As far as the Syrian Muslim Brotherhood is concerned, both antisystem framing as well as sectarian framing were used during the period of violent rebellion. These frames overlapped each other as the Brotherhood increasingly equated the system with the Alawis and vice versa. Before examining the Brotherhood’s literature and propaganda in the 1970’s and 1980’s, it is useful to point to the earlier literature and tactics for purposes of contrasting. Through the 1940’s and 1950’s, the Muslim Brotherhood made a conscious effort to appeal to minorities and to mainstream ideological currents in Syrian society. It took as nuanced a position as possible towards Islamism, and even tried to coat its movement with socialism as an appeal tool (Teitelbaum, 2011, p. 223). The Brotherhood emphasized that their movement was a call to God and religion but was non-sectarian, stating “Religion is brotherhood; sectarianism is enmity” (Teitelbaum, 2011, p. 222).

In the earlier period, the Brotherhood made an effort to appear non-sectarian, and antisystem ideologies were not relevant because they largely participated in the system. It was after the 1963 Ba’ath coup that this began to change. There was increasingly anti-Alawi propaganda within Sunni circles. Through the 1960’s and the 1970’s, Sunni writings often associated the political conflict with the sectarian background of the Alawis. By the 1980’s, Sunni propagandists began to formulate anti-Alawi religious argument in order to “prepare the ground for a religiously motivated large-scale Sunni Muslim movement aiming at toppling the Alawi-dominated Ba’th regime by force” (Van Dam, 2011, p. 109). This framing of the conflict both motivated and legitimized the violent rebellion. Additionally, the Muslim Brotherhood program of 1980 contained an appeal to the Alawis, stating “Nine or ten percent of the population cannot dominate the majority in Syria. This would be against the logic of things” (Batatu, 1982, p. 13) Here the Brotherhood clearly frames its conflict with the regime as one between Alawis and Sunnis. This type of sectarian and religious framing was a deliberate construction of the conflict in terms that motivated collective violent rebellion for grievances against the Alawis, while simultaneously legitimizing it on religious or ideological grounds.

Party Organization and Decision Making Procedures

            Largely absent from most discussions on Islamist violence, including the scholarship of Hafez (2003), is the element of agency. All other conditions may be present-political exclusion, repression, grievances, ideological framing-but what role does the ability to make decisions and choices have? Schwedler (2006) contends that a key factor explaining variations in Islamist movement’s behavior and moderation is “the internal organization and decision-making practices of each party” (Schwedler, 2006, p. 195).

It was the decision-making of the Syrian Muslim Brotherhood that stopped it from adopting violence during the period of exclusion and repression under Colonel Adib Shishakli from 1951 to 1954. The Muslim Brotherhood leadership held meetings to decide its next move considering the political situation, and they made a decision to avoid political activity while focusing on religious and social activity (Teitelbaum, 2004, p. 150). The decision to adopt violence in the 1970’s and 1980’s came from the internal workings of the Muslim Brotherhood as well. By this time, most veteran leaders had lost their influence over the younger rank and file activists, who advocated violent confrontation with the regime (Batatu, 1982, p. 20). Thus they decided their best strategy was joining the revolt when it broke out (Zisser, 2006, p. 47).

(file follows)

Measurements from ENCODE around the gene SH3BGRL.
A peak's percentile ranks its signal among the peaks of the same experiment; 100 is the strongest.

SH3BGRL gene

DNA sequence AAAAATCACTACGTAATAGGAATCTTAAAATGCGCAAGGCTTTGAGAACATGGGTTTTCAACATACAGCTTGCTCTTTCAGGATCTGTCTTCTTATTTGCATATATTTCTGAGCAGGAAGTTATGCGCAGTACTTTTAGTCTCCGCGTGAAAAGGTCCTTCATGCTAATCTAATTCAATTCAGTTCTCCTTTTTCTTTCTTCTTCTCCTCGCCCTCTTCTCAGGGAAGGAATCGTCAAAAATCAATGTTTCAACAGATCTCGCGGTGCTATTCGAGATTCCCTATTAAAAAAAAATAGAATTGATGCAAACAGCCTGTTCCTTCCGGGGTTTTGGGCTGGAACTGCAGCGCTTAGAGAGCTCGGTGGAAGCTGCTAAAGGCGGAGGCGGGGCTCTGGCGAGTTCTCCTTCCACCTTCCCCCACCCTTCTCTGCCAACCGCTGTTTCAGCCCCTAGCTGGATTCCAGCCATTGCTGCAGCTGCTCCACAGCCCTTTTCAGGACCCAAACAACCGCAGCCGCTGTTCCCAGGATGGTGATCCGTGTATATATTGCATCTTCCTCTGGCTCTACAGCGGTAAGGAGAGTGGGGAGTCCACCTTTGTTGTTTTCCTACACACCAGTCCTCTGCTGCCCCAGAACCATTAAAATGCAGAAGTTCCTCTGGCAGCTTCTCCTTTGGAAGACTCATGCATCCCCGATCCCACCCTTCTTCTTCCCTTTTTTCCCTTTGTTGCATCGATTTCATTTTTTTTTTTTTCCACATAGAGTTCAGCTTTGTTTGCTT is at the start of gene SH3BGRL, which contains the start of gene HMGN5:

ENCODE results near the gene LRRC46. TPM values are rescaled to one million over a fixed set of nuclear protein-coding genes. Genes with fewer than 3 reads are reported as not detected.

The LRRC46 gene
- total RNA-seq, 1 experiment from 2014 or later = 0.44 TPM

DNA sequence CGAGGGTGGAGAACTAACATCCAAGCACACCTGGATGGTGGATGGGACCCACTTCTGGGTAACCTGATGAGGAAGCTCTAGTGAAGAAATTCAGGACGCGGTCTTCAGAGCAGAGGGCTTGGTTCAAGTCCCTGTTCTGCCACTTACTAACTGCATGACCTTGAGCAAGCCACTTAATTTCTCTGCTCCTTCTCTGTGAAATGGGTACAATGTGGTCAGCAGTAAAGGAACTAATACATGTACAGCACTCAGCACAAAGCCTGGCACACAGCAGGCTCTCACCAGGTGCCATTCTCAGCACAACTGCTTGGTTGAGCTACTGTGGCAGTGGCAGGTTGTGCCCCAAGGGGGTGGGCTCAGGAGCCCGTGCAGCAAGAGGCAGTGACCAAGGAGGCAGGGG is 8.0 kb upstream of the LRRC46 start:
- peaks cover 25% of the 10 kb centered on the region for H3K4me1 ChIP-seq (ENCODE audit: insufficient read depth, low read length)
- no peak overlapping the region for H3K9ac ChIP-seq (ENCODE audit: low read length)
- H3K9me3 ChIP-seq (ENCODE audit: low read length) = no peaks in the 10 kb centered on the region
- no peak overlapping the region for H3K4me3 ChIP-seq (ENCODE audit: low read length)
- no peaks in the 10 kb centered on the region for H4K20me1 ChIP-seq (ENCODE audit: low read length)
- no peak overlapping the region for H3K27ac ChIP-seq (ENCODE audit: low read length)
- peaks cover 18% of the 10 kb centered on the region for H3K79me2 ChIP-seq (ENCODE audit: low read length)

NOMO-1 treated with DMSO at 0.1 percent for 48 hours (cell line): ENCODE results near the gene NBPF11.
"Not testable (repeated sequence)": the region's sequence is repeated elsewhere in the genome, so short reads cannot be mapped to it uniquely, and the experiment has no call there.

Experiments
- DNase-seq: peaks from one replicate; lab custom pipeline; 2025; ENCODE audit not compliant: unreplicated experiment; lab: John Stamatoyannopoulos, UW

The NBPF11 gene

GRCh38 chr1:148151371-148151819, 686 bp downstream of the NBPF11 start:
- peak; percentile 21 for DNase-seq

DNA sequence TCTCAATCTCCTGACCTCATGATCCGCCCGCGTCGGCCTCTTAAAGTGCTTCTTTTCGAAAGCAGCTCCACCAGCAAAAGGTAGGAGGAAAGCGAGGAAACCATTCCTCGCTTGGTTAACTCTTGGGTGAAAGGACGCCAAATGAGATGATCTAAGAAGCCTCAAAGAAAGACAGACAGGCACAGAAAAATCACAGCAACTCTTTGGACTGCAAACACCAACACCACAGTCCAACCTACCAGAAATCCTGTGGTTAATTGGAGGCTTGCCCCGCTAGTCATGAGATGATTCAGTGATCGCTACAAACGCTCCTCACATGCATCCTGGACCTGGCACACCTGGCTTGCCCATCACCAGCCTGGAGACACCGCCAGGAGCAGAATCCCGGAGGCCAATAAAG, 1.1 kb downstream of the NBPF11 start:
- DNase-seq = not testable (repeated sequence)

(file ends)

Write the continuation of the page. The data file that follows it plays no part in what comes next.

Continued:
The transformation in the Syrian Muslim Brotherhood from a movement that participated in parliamentary politics and democratic processes into a movement that became notorious for its violence, terror, and sectarianism resulted from a combination of political exclusion and repression, the accumulation of grievances, antisystem and sectarian framing, and movement organization and decision-making. Building off the recent scholarship of Islamist movements that use social movement theory, I explained how a combination of conditions and elements under an authoritarian system led to a violent rebellion. The significant transformation that the Syrian Muslim Brotherhood undertook is a reminder that Islamist movements are not static, they change and adapt based on the settings and conditions around them. The implications of this research are greater than a simple scholarly understanding of this understudied and under researched topic historically, but are also extremely relevant to the current situation in Syria and the behavior of the Muslim Brotherhood towards it.


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Teitelbaum, J. (2004). The Muslim Brotherhood and the ‘Struggle for Syria’, 1947-1958

Between Accommodation and Ideology. Middle Eastern Studies, 40(3), 134-158.

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Ideology. Middle East Journal, 65(2), 213-233.

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Ba’th Party. London: I.B. Tauris.

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Wickham, C.R. (2002). Mobilizing Islam: Religion, Activism, and Political Change in Egypt.

New York: Columbia University Press.

Zisser, E. (2005). Syria, the Ba’th Regime and the Islamic Movement: Stepping on a New Path?

Muslim World, 95(1), 43-65.